John Paul Stevens evolved into Supreme Court’s liberal lion

FILE - In this May 30, 2012, file photo, former U.S. Supreme Court Justice John Paul Stevens speaks at a lecture presented by the Clinton School of Public Service in Little Rock, Ark. Stevens, the bow-tied, independent-thinking, Republican-nominated justice who unexpectedly emerged as the Supreme Court's leading liberal, died Tuesday, July 16, 2019, in Fort Lauderdale, Fla., after suffering a stroke Monday. He was 99. (AP Photo/Danny Johnston, File)

WASHINGTON (AP) — John Paul Stevens moved left as the Supreme Court shifted to the right during his nearly 35 years as a justice.

That’s how the bow-tie wearing Republican from the Midwest emerged as the leader of the high court’s liberal wing and a strong proponent of abortion rights, consumer protection and limits on the death penalty.

Stevens, who died Tuesday at age 99 in Fort Lauderdale, Florida, served longer than all but two justices and was the second-oldest after Oliver Wendell Holmes in the court’s nearly 230 years.

He stepped down from the bench at age 90, but remained active in public life. He wrote books, spoke frequently in public and contributed lengthy pieces to The New York Review of Books.

Stevens liked to argue that his views remained more or less the same, while the court became more conservative during his tenure. “I don’t think of myself as a liberal at all,” Stevens told The New York Times in 2007. “I think as part of my general politics, I’m pretty darn conservative.”

But the justice began his Supreme Court years as a critic of affirmative action and a supporter of the death penalty. His views on both shifted substantially to the point that Stevens declared in 2008 that he believes the death penalty is unconstitutional.

His legal reasoning was often described as unpredictable or idiosyncratic, especially in his early years on the court. He was a prolific writer of separate opinions laying out his own thinking, whether he agreed or disagreed with the majority’s ruling. Yet Stevens didn’t consider his methods novel.

He tended toward a case-by-case approach, avoided sweeping judicial philosophies, and stayed mindful of precedent.

“I was trying to apply the law in a sensible way,” he told USA Today after his retirement. “I pretty much always thought I had the right answer.”

He never shied from issuing a lone dissent, as he did a 2007 case about a high-speed police chase.

That case was notable for the justices’ ability to watch the chase on video from cameras mounted in police cruisers. What they saw scared them, and led to an 8-1 ruling that held officers blameless for the grievous injuries suffered by the driver of the car that was being pursued.

It didn’t scare Stevens, who said he learned to drive when most high-speed driving took place on two-lane roads, “when split-second judgments about the risk of passing a slow-poke in the face of oncoming traffic were routine.” Had his younger colleagues learned the same way, he said, “they might well have reacted to the videotape more dispassionately.”

The white-haired Stevens, eyes often twinkling behind owlish glasses, was the picture of old-fashioned geniality on the court and off. He took an unusually courteous tone with lawyers arguing their cases, but he was no pushover. After his fellow justices fired off questions, Stevens would politely weigh in. “May I ask a question?” he’d ask gently, then quickly slice to the weakest point of a lawyer’s argument.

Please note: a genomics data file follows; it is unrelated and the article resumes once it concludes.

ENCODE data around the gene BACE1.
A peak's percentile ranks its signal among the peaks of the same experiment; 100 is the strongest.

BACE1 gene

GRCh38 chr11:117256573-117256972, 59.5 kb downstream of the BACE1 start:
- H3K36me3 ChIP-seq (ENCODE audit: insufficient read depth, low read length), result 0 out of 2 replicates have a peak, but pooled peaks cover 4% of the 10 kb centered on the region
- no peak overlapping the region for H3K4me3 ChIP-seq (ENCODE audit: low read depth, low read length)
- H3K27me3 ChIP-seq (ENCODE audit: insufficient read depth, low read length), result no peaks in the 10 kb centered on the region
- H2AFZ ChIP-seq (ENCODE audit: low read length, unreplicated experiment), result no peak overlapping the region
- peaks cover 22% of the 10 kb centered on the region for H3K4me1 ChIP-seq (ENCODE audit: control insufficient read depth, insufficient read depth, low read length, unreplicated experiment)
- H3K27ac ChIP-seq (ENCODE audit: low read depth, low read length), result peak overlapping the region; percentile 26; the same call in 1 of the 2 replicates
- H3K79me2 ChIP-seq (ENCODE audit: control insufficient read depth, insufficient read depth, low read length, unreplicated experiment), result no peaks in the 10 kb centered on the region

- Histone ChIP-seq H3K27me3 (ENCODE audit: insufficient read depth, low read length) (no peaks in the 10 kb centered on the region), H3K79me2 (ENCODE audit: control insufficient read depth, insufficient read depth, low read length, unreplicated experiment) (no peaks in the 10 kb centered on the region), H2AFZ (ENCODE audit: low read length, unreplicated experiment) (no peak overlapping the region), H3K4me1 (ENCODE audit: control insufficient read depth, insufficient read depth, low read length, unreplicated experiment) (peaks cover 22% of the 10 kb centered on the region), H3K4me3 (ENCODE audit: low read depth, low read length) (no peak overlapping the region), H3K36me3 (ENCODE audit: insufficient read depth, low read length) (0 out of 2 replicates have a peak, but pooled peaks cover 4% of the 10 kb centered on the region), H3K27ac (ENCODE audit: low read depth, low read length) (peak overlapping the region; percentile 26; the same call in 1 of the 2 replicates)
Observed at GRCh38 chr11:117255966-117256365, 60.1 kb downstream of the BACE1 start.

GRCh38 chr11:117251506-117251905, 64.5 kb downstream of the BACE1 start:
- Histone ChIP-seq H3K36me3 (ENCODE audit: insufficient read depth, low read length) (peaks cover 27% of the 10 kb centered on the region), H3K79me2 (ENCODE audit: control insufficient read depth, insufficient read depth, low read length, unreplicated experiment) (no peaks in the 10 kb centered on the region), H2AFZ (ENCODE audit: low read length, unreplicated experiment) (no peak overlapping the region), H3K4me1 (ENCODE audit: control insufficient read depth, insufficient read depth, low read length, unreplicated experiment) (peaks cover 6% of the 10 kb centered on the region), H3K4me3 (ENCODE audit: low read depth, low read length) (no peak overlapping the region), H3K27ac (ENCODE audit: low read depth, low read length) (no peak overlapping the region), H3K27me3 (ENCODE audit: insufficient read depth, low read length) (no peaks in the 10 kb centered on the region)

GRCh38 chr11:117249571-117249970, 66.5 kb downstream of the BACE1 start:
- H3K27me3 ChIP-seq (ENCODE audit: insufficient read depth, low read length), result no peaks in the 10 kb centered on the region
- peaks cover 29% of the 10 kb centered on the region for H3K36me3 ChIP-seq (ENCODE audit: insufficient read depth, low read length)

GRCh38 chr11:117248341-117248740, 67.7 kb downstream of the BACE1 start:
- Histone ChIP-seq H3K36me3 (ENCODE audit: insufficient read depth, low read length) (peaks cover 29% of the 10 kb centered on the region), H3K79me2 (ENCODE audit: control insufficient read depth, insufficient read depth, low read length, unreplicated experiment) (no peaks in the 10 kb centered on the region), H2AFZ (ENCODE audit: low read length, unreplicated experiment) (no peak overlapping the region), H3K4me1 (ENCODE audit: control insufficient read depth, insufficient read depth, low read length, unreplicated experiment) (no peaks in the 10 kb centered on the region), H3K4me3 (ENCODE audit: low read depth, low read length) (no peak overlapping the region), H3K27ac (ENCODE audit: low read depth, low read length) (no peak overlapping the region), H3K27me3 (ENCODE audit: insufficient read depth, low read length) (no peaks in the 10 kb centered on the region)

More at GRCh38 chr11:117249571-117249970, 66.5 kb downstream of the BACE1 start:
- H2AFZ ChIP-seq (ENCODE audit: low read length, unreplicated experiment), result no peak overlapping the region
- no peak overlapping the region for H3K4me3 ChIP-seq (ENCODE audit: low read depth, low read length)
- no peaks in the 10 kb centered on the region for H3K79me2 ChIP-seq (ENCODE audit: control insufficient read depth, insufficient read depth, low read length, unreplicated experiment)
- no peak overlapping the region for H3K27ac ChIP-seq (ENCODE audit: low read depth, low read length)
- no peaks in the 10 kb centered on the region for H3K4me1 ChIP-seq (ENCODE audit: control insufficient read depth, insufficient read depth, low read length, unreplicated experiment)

Stevens was especially concerned with the plight of ordinary citizens up against the government or other powerful interests — a type of struggle he witnessed as a boy.

When he was 14, his father, owner of a grand but failing Chicago hotel, was wrongly convicted of embezzlement. Ernest Stevens was vindicated on appeal, but decades later his son would say the family’s ordeal taught him that justice can misfire.

More often, however, Stevens credited his sensitivity to abuses of power by police and prosecutors to what he learned while representing criminal defendants in pro bono cases as a young Chicago lawyer.

He voiced only one regret about his Supreme Court career: that he had supported reinstating the death penalty in 1976. More than three decades later, Stevens publicly declared his opposition to capital punishment, saying that years of bad court decisions had overlooked racial bias, favored prosecutors, and otherwise undermined his expectation that death sentences could be handed down fairly.

He wasn’t always a champion of the individual. A case allowing New London, Connecticut, to seize people’s homes for a redevelopment project was one of the most famous — and unpopular — majority opinions written by Stevens.

“Friends and acquaintances frequently told me that they could not understand how I could have authored such an opinion,” he said, while maintaining that the city’s actions were constitutional, even if unwise.

One of his harshest dissents came when the court lifted restrictions on spending by corporations and unions to sway elections. He called the 2010 ruling “a rejection of the common sense of the American people” and a threat to democracy.